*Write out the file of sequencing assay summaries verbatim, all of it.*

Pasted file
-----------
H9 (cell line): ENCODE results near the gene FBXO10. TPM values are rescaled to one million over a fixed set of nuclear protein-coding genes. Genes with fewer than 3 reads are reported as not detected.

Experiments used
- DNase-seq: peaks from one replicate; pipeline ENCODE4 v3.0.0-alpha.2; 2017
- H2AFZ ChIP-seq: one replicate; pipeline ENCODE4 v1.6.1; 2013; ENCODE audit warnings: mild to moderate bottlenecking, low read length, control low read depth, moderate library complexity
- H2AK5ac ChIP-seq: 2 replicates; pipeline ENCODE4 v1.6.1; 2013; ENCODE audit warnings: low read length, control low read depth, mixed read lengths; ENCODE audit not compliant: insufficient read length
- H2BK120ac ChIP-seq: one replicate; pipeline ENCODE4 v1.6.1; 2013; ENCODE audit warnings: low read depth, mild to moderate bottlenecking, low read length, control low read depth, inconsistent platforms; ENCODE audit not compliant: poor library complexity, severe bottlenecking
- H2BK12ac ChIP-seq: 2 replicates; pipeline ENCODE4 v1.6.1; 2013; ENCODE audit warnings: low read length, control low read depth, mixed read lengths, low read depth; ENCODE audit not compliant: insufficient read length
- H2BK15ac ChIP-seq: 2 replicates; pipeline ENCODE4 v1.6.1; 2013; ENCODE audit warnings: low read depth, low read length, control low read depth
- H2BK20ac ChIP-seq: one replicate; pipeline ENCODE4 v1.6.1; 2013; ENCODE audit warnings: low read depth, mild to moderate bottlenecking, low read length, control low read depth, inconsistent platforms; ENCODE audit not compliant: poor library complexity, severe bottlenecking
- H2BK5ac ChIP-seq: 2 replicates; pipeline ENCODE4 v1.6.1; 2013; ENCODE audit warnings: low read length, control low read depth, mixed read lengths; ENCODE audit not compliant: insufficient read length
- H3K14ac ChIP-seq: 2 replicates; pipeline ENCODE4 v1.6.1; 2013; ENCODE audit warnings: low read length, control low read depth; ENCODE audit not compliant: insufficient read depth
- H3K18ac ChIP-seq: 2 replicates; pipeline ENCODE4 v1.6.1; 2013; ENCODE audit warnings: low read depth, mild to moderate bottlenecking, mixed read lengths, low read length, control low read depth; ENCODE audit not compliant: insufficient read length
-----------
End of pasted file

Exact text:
H9 (cell line): ENCODE results near the gene FBXO10. TPM values are rescaled to one million over a fixed set of nuclear protein-coding genes. Genes with fewer than 3 reads are reported as not detected.

Experiments used
- DNase-seq: peaks from one replicate; pipeline ENCODE4 v3.0.0-alpha.2; 2017
- H2AFZ ChIP-seq: one replicate; pipeline ENCODE4 v1.6.1; 2013; ENCODE audit warnings: mild to moderate bottlenecking, low read length, control low read depth, moderate library complexity
- H2AK5ac ChIP-seq: 2 replicates; pipeline ENCODE4 v1.6.1; 2013; ENCODE audit warnings: low read length, control low read depth, mixed read lengths; ENCODE audit not compliant: insufficient read length
- H2BK120ac ChIP-seq: one replicate; pipeline ENCODE4 v1.6.1; 2013; ENCODE audit warnings: low read depth, mild to moderate bottlenecking, low read length, control low read depth, inconsistent platforms; ENCODE audit not compliant: poor library complexity, severe bottlenecking
- H2BK12ac ChIP-seq: 2 replicates; pipeline ENCODE4 v1.6.1; 2013; ENCODE audit warnings: low read length, control low read depth, mixed read lengths, low read depth; ENCODE audit not compliant: insufficient read length
- H2BK15ac ChIP-seq: 2 replicates; pipeline ENCODE4 v1.6.1; 2013; ENCODE audit warnings: low read depth, low read length, control low read depth
- H2BK20ac ChIP-seq: one replicate; pipeline ENCODE4 v1.6.1; 2013; ENCODE audit warnings: low read depth, mild to moderate bottlenecking, low read length, control low read depth, inconsistent platforms; ENCODE audit not compliant: poor library complexity, severe bottlenecking
- H2BK5ac ChIP-seq: 2 replicates; pipeline ENCODE4 v1.6.1; 2013; ENCODE audit warnings: low read length, control low read depth, mixed read lengths; ENCODE audit not compliant: insufficient read length
- H3K14ac ChIP-seq: 2 replicates; pipeline ENCODE4 v1.6.1; 2013; ENCODE audit warnings: low read length, control low read depth; ENCODE audit not compliant: insufficient read depth
- H3K18ac ChIP-seq: 2 replicates; pipeline ENCODE4 v1.6.1; 2013; ENCODE audit warnings: low read depth, mild to moderate bottlenecking, mixed read lengths, low read length, control low read depth; ENCODE audit not compliant: insufficient read length